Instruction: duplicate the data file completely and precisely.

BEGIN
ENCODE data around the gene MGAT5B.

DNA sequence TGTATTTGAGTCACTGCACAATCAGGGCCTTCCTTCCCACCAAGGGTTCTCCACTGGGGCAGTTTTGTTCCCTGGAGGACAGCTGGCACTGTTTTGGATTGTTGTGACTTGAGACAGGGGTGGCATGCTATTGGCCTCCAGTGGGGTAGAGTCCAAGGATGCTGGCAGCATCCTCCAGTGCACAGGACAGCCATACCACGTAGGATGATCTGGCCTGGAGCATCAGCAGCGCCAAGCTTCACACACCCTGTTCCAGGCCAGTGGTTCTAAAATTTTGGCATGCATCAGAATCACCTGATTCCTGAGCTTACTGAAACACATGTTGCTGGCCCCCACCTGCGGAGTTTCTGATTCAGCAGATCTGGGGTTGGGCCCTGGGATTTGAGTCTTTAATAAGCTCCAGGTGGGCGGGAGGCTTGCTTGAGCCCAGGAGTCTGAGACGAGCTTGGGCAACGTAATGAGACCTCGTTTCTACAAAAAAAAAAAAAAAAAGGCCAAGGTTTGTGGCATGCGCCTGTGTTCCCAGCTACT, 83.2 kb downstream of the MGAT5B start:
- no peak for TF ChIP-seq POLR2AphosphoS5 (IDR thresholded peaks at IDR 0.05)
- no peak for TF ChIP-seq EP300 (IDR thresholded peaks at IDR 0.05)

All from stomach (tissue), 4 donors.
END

ENCODE data around the gene MGAT5B.

DNA sequence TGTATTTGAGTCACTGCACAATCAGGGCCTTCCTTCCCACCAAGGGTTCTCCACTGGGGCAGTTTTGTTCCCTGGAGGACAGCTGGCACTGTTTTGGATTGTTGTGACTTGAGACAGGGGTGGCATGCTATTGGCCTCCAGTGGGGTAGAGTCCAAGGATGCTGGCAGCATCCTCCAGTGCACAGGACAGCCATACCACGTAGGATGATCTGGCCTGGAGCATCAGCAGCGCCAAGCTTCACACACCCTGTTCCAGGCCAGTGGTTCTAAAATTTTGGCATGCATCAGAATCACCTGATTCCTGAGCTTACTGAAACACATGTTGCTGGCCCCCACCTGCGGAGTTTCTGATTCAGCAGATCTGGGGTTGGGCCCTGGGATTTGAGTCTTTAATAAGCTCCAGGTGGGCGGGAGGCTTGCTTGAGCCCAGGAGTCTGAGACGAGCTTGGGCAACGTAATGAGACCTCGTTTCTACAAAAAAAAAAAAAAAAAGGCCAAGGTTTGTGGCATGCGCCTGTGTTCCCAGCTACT, 83.2 kb downstream of the MGAT5B start:
- no peak for TF ChIP-seq POLR2AphosphoS5 (IDR thresholded peaks at IDR 0.05)
- no peak for TF ChIP-seq EP300 (IDR thresholded peaks at IDR 0.05)

All from stomach (tissue), 4 donors.